Those who have worked closely with stray, neglected, or rescued dogs are likely very familiar with mange, a common skin disease caused by mites. Pups suffering from mange often appear partially or entirely hairless and covered in sores on thick, scabby skin.
Mange is extremely painful, potentially contagious to humans, and can be fatal if not addressed aggressively. With this, it’s important to understand the causes and signs and what to do if your dog contracts the skin infection.
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Types of mange
There are two predominant forms commonly found in canines: sarcoptic and demodectic mange. While the two types have relatively similar physical symptoms and are both caused by tiny parasites closely related to ticks, sarcoptic and demodectic mange have several key distinctions that are important for understanding the cause and prognosis of a pup’s individual case.
Also known as scabies, sarcoptic mange is an infestation of circular-shaped, eight-legged mites called Sarcoptes scabiei. In these cases, adult female parasites burrow just below the surface of a canine’s skin and lay eggs. These eggs hatch in approximately three weeks, at which time the mite offspring feed on the host pup’s skin.
What does sarcoptic mange look like?
Physical symptoms of sarcoptic mange will typically appear in an infected dog between 10 days and eight weeks after contact with another infected animal. According to the American Kennel Club, the parasite is considered highly contagious and easily transmitted from dog to dog. Initial signs of sarcoptic mange are likely found on a dog’s ears, chest, elbows, hocks, and belly. Additional symptoms include:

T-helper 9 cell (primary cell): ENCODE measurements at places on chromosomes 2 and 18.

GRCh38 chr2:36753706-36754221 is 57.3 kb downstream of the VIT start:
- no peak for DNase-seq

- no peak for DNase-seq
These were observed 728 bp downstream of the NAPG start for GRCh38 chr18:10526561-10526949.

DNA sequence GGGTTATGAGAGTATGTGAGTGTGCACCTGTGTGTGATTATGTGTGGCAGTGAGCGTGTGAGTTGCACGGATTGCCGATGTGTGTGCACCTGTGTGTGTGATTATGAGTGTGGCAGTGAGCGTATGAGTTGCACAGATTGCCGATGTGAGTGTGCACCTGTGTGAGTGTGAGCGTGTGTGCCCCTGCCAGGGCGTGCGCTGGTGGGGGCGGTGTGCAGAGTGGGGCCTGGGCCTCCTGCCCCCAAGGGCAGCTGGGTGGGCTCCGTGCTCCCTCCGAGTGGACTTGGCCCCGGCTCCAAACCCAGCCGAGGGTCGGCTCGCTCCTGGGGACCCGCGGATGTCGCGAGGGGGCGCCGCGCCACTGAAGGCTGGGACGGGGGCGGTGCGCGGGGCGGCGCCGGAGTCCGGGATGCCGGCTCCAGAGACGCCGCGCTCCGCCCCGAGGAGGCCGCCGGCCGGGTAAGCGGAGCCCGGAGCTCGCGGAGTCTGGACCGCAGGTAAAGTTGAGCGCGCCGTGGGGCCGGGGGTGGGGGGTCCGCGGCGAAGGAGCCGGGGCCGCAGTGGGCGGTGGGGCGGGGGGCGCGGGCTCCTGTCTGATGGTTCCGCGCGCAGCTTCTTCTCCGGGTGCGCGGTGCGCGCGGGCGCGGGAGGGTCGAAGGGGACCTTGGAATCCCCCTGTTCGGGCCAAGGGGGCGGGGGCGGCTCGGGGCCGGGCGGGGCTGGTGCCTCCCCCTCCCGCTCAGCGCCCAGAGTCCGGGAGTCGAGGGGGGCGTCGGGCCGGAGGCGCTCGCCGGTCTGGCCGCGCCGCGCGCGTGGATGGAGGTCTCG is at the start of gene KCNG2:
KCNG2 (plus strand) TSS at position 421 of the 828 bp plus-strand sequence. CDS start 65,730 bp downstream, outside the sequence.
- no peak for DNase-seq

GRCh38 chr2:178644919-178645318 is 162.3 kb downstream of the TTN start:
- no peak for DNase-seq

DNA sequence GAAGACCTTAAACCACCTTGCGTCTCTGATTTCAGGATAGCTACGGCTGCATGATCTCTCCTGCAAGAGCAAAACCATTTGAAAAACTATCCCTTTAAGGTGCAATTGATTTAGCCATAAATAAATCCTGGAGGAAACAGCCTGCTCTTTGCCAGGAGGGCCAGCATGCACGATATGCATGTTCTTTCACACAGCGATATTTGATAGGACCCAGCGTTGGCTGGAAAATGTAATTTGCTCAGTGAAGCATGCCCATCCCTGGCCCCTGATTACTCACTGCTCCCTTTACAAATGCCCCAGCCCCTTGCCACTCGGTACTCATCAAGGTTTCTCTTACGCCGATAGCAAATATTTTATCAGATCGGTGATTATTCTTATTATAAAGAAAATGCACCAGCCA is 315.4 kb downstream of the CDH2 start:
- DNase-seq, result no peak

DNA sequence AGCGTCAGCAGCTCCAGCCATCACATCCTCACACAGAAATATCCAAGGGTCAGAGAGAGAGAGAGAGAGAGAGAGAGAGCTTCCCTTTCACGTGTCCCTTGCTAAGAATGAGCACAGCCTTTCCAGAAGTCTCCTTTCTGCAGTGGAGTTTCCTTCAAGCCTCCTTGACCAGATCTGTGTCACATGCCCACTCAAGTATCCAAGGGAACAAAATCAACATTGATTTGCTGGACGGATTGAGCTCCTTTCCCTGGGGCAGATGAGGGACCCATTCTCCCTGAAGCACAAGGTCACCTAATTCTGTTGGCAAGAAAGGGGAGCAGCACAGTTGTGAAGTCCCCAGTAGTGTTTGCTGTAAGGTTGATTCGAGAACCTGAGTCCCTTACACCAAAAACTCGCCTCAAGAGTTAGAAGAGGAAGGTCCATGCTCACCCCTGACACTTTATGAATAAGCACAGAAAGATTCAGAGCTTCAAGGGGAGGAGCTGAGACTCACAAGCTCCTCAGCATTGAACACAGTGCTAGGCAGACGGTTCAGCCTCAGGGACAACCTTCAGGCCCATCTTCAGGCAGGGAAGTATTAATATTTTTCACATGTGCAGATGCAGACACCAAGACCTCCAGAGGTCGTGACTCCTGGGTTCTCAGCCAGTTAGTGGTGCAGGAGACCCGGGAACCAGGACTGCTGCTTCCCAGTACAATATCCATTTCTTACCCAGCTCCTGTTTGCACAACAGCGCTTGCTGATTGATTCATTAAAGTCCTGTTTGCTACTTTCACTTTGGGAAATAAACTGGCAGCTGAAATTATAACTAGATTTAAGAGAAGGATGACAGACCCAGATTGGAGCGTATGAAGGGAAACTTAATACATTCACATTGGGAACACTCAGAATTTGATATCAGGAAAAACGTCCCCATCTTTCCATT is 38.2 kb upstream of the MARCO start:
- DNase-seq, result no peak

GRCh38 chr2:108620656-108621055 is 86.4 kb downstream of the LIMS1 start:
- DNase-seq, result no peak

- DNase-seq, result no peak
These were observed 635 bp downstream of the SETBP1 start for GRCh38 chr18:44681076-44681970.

- Redness and rash
- Bacteria and yeast infections
- Thick, yellowed scabs or crust on the skin
- Severe itchiness
Hair loss associated with sarcoptic mange is usually a result of the dog’s incessant itching, scratching, chewing, and licking. Constant skin irritation and scratching often cause the loss of large amounts of hair, skin tenderness, and sores and lesions, especially on the legs and belly.
In advanced cases of sarcoptic mange, dogs can exhibit lymph node inflammation and the thickening and darkening of the skin. Scabs and sores caused by itching can leave scars even after the dog has recovered from mange. Experts from AKC warn that extreme sarcoptic mange may also cause the infected pup to become emaciated.
Can humans contract sarcoptic mange?
Not only is sarcoptic mange highly contagious among animals, but the skin disease is also particularly challenging and detrimental because it is considered zoonotic. Caused by the same mites that cause scabies in humans, sarcoptic mange is transmissible between dogs and people. Although these parasites do not thrive on non-canine hosts, sarcoptic mange is contagious nonetheless and makes caring for a dog with the skin infection all the more difficult.
Often referred to as red mange or demodex, demodectic mange is caused by a cigar-shaped mite, Demodex canis. This parasite lives in the hair follicles of dogs and demodectic mange is the most common form.
It’s important to note that all normal, healthy dogs—and many humans, for that matter—have a few of these mites on their skin at any given time. According to veterinary experts from VCA Animal Hospitals, they are passed to puppies from their mothers within the first few days following birth, take up residence in the dog’s hair follicles, and typically cause no trouble. This distinguishes demodectic from sarcoptic mange since these demodectic parasites are a normal part of a canine’s skin flora and are generally harmless. Demodectic mange is also not contagious to humans, so you can’t catch any of these mites from your pooch.